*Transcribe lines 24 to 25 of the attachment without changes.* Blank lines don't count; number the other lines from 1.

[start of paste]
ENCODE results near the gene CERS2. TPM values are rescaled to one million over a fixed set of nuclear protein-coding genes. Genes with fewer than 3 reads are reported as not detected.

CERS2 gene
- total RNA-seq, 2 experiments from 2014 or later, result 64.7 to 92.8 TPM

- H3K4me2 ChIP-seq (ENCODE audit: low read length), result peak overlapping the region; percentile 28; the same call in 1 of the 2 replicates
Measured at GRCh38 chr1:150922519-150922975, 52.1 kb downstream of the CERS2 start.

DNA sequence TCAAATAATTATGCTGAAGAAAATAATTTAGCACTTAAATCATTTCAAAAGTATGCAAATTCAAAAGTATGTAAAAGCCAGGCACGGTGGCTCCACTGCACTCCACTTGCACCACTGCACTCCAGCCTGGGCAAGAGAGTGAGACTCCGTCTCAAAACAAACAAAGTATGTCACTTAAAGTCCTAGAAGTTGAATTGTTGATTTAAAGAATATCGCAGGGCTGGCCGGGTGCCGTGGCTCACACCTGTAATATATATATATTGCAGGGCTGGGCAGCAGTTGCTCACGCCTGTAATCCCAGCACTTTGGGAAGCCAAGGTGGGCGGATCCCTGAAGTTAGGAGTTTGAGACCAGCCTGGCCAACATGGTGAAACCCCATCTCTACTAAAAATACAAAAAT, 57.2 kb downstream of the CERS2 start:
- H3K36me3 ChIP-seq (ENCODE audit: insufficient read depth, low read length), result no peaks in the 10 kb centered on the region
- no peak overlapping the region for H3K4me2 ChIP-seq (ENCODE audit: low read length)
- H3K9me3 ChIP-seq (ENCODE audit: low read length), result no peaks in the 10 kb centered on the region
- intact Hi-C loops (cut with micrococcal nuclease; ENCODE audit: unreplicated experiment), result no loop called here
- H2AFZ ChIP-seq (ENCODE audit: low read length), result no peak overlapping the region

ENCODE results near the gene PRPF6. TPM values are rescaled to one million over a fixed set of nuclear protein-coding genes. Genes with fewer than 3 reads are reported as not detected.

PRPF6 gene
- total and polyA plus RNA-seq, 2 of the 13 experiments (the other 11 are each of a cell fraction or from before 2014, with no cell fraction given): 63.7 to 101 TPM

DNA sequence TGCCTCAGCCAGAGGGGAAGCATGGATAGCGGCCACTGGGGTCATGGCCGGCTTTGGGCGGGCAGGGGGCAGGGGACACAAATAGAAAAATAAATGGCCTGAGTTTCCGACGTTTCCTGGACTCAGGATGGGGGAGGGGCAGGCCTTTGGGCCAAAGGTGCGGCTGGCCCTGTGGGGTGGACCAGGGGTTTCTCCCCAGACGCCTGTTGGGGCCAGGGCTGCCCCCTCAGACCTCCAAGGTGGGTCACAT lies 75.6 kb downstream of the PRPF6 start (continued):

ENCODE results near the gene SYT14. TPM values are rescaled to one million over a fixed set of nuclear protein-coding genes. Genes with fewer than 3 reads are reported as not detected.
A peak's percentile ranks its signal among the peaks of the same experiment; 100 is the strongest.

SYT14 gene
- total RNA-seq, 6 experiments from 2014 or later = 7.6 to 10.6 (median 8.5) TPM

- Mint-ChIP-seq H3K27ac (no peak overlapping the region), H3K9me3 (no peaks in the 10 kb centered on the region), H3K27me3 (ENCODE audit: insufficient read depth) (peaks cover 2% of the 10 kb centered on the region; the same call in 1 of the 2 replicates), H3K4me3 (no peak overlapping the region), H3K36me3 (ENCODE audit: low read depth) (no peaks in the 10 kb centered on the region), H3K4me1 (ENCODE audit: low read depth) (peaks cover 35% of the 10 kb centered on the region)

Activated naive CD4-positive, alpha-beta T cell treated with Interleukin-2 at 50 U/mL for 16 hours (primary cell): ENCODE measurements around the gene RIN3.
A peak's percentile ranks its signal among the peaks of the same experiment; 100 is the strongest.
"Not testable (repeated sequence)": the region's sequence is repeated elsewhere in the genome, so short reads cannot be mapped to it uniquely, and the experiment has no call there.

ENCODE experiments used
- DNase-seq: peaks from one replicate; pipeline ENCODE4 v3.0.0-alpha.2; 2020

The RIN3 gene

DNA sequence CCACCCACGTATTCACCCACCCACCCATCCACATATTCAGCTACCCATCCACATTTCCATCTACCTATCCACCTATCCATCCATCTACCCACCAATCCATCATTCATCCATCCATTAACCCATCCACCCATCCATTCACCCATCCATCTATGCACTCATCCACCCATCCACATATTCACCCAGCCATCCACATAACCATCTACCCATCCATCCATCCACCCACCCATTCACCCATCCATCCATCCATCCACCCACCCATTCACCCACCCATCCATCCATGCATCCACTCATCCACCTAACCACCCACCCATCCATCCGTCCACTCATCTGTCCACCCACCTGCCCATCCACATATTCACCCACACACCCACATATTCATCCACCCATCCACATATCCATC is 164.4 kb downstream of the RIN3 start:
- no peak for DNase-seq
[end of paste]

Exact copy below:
ENCODE experiments used
- DNase-seq: peaks from one replicate; pipeline ENCODE4 v3.0.0-alpha.2; 2020